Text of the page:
Well, I didn't do it in exactly that order, but that's equivalent. The steps can be written for example like this:
But anyone reasonably familiar with congruences should be able to follow the one-liner I wrote above without any intermediate steps.
In general, in the context of an exam, you may be presented with such that gcd(a,n)=1 and be expected to recognise that Euler's theorem applies. But if is congruent to 1, 0, or -1 (mod n), then you should definitely take advantage of that to make calculations very easy. And there are other related topics you can learn about if you are interested in such things.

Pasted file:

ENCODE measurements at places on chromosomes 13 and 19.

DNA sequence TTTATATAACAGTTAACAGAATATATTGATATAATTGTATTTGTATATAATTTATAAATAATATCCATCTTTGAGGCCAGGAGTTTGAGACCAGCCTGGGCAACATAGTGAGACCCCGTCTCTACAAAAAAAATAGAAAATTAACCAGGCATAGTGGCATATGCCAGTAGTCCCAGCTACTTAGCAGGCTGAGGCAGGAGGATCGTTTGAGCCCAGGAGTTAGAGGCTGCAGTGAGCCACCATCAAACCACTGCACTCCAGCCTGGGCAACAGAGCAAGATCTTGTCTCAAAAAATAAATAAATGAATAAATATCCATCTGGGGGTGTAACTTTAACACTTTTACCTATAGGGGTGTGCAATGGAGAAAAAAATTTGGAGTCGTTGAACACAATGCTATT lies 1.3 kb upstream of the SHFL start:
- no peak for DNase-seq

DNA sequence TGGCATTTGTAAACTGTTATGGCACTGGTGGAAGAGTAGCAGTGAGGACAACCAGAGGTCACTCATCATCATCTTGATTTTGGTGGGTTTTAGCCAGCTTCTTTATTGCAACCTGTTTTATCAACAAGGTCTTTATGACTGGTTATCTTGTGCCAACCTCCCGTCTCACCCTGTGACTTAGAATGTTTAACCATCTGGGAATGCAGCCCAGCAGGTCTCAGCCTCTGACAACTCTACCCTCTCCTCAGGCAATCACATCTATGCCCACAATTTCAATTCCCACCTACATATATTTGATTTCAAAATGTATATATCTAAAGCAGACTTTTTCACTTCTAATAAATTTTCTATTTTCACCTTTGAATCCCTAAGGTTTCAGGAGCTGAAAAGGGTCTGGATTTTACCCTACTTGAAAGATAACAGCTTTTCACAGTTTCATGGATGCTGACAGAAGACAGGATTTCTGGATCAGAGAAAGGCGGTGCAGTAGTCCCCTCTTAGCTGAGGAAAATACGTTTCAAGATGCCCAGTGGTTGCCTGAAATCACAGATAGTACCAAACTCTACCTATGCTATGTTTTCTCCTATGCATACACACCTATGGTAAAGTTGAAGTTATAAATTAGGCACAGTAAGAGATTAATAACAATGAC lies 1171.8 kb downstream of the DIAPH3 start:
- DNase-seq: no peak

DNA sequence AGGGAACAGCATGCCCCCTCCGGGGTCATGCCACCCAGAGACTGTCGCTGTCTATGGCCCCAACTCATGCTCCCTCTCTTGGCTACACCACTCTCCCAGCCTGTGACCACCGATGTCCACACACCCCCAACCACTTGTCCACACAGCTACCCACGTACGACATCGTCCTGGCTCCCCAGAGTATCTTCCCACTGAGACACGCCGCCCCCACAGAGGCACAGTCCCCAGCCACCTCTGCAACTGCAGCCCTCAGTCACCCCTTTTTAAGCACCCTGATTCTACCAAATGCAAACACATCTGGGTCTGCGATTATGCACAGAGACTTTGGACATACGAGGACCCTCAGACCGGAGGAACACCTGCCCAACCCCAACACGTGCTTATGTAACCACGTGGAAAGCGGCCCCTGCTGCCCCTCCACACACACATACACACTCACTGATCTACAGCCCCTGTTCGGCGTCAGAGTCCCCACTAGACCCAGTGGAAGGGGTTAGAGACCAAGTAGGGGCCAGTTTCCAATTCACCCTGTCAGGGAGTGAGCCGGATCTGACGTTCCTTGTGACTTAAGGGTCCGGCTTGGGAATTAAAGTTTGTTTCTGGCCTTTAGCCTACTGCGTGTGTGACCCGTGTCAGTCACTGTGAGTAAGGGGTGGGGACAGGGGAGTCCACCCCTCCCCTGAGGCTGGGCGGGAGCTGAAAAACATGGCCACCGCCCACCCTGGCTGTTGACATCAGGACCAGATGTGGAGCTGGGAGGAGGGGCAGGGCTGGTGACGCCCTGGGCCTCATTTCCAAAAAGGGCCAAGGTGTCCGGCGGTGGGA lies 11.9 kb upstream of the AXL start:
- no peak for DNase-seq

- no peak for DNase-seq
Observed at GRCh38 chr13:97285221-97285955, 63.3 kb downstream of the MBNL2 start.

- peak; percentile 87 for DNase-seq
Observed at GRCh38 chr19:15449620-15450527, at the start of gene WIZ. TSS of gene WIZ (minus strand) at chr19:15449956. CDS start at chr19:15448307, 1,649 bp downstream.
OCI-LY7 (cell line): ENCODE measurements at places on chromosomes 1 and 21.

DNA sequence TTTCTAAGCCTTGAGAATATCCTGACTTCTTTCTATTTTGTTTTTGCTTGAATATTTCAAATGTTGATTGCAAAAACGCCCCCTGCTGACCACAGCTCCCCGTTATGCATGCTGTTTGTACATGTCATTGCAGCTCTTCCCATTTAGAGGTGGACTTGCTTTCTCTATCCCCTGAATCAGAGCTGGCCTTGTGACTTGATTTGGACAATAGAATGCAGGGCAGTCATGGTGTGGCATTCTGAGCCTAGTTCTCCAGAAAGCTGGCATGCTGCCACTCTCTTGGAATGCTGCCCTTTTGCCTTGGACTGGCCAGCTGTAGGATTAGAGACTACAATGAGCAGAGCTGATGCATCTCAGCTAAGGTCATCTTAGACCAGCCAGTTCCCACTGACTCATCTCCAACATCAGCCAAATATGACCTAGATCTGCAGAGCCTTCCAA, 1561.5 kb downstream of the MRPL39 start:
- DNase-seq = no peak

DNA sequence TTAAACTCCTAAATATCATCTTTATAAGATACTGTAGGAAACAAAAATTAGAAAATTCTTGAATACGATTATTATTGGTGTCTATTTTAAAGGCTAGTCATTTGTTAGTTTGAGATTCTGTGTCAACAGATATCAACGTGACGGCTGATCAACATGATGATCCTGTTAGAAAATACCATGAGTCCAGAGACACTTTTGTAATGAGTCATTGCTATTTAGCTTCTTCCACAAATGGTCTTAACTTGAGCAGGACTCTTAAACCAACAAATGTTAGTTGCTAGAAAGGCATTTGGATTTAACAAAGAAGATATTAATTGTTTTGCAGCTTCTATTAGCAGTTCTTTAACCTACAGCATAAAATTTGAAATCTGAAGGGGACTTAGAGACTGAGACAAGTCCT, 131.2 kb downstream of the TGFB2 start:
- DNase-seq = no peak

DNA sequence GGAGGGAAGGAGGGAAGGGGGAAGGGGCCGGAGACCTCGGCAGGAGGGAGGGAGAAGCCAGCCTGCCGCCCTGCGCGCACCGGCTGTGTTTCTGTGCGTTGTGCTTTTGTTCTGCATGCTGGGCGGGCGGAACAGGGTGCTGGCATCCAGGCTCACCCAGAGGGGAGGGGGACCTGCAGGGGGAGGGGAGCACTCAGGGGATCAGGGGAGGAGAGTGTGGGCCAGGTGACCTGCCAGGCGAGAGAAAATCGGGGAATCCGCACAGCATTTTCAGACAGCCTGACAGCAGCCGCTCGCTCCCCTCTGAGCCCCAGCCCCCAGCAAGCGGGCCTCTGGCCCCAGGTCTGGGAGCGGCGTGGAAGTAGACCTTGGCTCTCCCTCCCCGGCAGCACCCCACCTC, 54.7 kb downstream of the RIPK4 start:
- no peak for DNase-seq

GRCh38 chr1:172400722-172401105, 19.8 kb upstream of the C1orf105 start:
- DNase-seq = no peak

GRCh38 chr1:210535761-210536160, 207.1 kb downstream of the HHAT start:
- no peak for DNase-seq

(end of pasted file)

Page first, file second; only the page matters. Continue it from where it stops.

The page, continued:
A little of both, I guess. The Chinese Remainder Theorem can be used if gcd(a,n)>1, and (mainly discussed in a computer science context) there's an algorithm for fast modular exponentiation by repeated squaring. Using such concepts you could compute things like the common residue of for nontrivial a,b,c,d,n. (And the numbers can get very large very quickly; for example, has 40403563 digits.) You probably won't get something like that on a test, but nevertheless it's possible that having extra knowledge might provide a shortcut for certain problems.